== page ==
Experimenting with Real and Synthetic Data for Hands-on-Wheel Detection
This is the last part of our series outlining our benchmark on leveraging synthetic data for hands-on-wheel detection. You can read parts 1 and 2 here and here.
We conducted two types of experiments to demonstrate the added value of easily reachable synthetic data.
- We compare a model trained solely on the DMD real data with multiple models trained on synthetic data and fine-tuned with varying amounts of real data mixed with synthetic data. We assumed tagging a small amount of real data is feasible in most cases and preferable over tagging hundreds of hours.
- We show that one can boost performance by applying data-centric iterations–searching the test errors for edge cases that are missing from the dataset and adding them.
We evaluate our performance with AUC scores for each of the hands.
Training & Fine Tuning
We refer to a model trained on DMD as our reference, and compare it to a model trained mainly on synthetic data and boosted with a very limited amount of real data. We considered two methods for using the synthetic data.
- Train on the synthetic data alone and
- Train on the synthetic dataset followed by fine-tuning with a mix of real and synthetic data. We train all models using Adam optimizer  with ß1 = 0:9, ß2 = 0:9999, batch size of 128, weight decay of 0.1, and initial learning rate of 0.0001.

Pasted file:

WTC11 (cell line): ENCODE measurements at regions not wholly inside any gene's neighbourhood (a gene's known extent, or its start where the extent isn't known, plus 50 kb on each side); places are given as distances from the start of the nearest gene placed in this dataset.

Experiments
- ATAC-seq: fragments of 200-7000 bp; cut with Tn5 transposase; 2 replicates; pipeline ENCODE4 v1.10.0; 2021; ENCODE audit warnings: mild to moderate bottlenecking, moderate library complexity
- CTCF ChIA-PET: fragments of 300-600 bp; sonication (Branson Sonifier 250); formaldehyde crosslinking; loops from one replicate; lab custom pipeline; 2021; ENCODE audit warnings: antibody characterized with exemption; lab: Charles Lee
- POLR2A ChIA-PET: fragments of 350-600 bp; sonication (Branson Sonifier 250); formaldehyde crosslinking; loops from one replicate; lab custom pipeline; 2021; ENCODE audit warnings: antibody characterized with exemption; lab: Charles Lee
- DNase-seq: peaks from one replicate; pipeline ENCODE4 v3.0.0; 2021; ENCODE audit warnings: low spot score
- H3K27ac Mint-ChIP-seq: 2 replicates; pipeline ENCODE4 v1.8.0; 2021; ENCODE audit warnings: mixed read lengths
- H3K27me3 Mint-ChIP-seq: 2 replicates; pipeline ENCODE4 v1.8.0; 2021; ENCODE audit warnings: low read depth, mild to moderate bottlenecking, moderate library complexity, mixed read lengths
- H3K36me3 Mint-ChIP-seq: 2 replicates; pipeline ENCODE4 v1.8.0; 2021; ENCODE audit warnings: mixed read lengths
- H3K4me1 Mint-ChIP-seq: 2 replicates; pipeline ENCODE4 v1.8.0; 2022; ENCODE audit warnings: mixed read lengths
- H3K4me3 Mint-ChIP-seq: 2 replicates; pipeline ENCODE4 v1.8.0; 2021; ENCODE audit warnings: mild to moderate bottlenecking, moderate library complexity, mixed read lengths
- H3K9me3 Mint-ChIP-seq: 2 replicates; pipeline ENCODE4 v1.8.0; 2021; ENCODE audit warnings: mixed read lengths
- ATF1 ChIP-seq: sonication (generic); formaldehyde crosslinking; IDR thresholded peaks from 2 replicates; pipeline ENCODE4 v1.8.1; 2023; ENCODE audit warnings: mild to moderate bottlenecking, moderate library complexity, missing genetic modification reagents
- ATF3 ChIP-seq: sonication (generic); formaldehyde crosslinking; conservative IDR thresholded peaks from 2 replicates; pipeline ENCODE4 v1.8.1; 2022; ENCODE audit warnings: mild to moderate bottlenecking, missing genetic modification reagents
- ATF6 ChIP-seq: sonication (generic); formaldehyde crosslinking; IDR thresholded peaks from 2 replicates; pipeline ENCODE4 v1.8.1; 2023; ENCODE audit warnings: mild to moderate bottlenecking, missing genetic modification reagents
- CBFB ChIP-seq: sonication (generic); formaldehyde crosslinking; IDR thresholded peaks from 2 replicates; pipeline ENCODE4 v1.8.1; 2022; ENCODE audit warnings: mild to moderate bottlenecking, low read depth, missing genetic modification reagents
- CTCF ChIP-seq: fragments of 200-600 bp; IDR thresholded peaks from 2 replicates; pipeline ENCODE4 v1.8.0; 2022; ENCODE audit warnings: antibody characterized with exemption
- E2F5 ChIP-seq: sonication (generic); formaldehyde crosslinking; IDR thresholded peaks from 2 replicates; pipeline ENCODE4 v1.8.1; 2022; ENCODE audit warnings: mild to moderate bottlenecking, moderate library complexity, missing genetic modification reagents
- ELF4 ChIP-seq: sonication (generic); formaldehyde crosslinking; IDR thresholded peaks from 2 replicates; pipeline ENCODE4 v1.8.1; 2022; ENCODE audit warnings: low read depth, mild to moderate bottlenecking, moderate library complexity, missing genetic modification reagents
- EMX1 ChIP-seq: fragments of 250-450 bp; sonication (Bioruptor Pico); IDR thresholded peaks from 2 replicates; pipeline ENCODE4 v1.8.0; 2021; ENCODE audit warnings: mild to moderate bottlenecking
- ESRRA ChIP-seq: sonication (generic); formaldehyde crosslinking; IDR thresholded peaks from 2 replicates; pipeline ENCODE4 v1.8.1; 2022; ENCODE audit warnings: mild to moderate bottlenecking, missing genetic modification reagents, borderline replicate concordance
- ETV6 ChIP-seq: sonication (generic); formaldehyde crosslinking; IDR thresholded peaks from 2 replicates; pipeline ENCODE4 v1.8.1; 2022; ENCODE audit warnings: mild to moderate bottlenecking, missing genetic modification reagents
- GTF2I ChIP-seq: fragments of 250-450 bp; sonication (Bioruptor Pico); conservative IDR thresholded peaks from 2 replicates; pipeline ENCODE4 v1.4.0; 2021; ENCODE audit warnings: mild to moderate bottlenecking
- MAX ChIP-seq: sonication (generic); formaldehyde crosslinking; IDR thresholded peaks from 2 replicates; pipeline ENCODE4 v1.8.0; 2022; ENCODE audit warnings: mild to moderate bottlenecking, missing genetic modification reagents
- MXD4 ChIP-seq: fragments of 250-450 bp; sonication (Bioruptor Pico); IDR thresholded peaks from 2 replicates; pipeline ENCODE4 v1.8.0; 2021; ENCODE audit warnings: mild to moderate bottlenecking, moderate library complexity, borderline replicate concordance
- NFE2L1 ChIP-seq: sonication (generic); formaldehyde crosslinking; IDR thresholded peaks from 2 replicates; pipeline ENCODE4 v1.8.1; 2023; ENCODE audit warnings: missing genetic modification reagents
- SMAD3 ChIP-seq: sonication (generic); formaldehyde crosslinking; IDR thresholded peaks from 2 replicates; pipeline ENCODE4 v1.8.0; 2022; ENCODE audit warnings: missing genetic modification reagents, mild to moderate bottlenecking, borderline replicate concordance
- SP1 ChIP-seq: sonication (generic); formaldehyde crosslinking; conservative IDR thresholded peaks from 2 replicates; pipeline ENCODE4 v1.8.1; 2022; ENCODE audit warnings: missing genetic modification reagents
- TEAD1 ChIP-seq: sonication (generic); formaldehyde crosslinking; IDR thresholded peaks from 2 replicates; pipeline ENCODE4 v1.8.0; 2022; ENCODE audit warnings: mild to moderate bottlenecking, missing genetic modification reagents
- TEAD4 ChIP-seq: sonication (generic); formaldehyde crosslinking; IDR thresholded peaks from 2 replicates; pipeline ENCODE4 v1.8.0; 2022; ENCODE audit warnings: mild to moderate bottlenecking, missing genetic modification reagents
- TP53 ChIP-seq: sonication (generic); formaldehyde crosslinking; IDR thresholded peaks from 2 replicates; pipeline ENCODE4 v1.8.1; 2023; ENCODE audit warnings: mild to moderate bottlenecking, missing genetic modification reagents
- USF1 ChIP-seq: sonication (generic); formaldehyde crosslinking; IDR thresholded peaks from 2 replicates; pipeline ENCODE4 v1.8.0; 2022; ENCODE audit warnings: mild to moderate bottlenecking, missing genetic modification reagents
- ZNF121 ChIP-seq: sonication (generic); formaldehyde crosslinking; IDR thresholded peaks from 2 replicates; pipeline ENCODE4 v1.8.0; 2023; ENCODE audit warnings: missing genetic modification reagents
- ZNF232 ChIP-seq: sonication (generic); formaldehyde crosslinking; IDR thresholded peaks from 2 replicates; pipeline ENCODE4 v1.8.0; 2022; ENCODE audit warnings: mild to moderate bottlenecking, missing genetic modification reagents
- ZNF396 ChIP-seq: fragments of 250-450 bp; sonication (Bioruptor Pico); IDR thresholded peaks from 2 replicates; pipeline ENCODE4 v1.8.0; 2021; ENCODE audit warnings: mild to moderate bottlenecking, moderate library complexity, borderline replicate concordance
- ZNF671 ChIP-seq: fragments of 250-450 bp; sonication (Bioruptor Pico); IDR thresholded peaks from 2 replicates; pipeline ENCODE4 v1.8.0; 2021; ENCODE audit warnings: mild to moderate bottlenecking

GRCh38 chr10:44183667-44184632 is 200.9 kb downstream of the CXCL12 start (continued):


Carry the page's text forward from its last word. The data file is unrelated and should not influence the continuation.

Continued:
We would expect that due to the difference in dataset sizes, as well as because of the domain gap, that a model trained on a full real dataset will outperform the one trained only on synthetic data. This is exactly what we see in Table 2, the real dataset performs significantly better than the model trained on the synthetic dataset. We also sub-sampled the DMD dataset to create four small datasets with only 100, 200, 300, and 400 frames in them, respectively. We created the datasets by choosing five drivers and sample 5, 10, 15, and 20 frames from each of the four videos that each driver appears in. We trained the model on synthetic data and then fine-tuned it for 2,500 batches using a mix of synthetic data and real data from the small datasets. When fine-tuning, we made sure that each batch contains an even mix of synthetic data and real data. Without this technique, the network forgets its initial training on the synthetic data. We demonstrated the effectiveness of synthetic data by comparing to models trained solely on each of these small real datasets. We ran the experiment 11 times on different sub-sampling splits of the data and showed the AUC mean and standard deviation on the real test set for each small dataset in Figure 3. The large error intervals are caused by the sensitivity to the small amount of data in each split.